Wednesday, August 26, 2009

The ACLU's challenge to Florida's ban on adoption by gay parents

Martin Gill and his partner of more than eight years have been raising two foster children of the state since 2004. When they arrived, the infant and his four-year-old brother had clearly suffered from neglect. In 2006, a judge terminated the parental rights of the biological parents. Meanwhile, the children have thrived in their new home and are closely bonded to their foster parents and their other brother (Gill’s partner’s biological son, who the two men are also raising).

Martin Gill with the two brothers he hopes to adopt in Florida.

Today the boys, now four and eight years old, have many friends in their North Miami neighborhood, are doing well in school, and are close with the couple’s extended family, which includes two doting grandmothers.A psychologist who evaluated the boys recommended that it would be in the boys’ best interest to be adopted by Gill, testifying that it would be devastating for the boys to remove them from the home.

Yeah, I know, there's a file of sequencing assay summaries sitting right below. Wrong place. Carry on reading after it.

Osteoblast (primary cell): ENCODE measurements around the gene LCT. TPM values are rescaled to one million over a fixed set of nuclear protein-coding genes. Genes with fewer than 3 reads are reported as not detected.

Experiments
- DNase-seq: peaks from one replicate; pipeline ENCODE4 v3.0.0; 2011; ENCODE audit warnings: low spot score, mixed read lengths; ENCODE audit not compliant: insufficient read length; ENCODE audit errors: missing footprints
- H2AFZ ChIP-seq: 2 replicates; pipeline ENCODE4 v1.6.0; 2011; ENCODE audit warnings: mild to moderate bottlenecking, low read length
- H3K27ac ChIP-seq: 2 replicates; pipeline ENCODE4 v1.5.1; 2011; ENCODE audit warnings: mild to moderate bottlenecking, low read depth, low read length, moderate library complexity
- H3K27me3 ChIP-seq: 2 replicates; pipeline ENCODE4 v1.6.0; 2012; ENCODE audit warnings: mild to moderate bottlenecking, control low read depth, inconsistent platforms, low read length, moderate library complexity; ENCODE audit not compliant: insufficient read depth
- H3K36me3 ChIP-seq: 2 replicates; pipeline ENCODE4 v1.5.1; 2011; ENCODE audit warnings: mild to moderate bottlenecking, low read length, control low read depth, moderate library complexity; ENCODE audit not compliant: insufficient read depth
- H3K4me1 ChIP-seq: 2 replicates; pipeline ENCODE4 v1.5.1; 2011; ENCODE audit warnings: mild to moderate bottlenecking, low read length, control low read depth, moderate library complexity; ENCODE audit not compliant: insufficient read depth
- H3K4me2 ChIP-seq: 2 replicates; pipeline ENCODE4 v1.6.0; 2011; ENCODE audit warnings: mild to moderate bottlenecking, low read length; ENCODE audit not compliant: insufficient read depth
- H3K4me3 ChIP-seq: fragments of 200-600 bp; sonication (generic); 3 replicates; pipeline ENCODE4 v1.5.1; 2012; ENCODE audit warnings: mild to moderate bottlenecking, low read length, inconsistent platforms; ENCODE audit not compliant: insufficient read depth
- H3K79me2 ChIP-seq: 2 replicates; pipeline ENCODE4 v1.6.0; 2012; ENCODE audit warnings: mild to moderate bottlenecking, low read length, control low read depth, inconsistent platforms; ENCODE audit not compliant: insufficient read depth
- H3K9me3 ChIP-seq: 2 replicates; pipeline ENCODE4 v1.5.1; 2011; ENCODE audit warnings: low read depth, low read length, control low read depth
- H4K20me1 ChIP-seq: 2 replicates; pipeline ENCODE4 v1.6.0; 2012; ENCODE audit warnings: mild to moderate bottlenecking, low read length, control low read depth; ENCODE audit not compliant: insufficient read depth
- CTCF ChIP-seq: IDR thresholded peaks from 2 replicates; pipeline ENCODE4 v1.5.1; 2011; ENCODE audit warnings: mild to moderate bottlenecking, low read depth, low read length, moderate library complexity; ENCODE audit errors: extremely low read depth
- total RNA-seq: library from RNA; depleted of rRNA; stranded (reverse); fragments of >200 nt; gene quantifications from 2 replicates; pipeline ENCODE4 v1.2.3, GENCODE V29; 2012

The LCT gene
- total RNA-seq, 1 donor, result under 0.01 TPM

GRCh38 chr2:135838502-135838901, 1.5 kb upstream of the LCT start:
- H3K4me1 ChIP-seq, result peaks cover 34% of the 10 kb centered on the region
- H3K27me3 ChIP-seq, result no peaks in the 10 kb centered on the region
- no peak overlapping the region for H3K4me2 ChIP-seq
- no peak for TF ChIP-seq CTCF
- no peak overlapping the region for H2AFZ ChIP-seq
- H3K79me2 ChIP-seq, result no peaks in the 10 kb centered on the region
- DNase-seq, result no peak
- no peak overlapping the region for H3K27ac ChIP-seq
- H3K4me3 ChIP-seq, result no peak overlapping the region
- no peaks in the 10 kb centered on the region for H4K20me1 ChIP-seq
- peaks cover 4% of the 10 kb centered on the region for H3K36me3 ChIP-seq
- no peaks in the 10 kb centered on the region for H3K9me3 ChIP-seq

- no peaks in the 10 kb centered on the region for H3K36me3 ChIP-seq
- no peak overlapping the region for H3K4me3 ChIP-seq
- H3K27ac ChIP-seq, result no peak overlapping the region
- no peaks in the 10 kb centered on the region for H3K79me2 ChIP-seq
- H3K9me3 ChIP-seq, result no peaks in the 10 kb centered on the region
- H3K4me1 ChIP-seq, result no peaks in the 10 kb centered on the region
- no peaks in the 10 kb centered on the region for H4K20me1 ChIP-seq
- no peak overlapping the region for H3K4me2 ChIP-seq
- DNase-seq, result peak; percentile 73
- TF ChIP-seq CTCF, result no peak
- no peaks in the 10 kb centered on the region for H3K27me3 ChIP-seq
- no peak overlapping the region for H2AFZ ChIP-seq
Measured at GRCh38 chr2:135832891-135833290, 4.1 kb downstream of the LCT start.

So that he can adopt the children, Gill is being represented by the ACLU in a challenge to the constitutionality of Florida’s law that automatically bans adoption by gay people.

STATUS: On November 25, 2008, a juvenile court judge granted the adoption.The attorney general's office immediately filed its notice of appeal.

The case is pending before the Third District Court of Appeals, which will hear oral argument on August 26, 2009.

Podcast: Martin Gill talks about how the two foster children he is raising with his partner are harmed by Florida's law barring lesbian and gay men from adoption.
YouTube: Learn more about the family at the center of this case.

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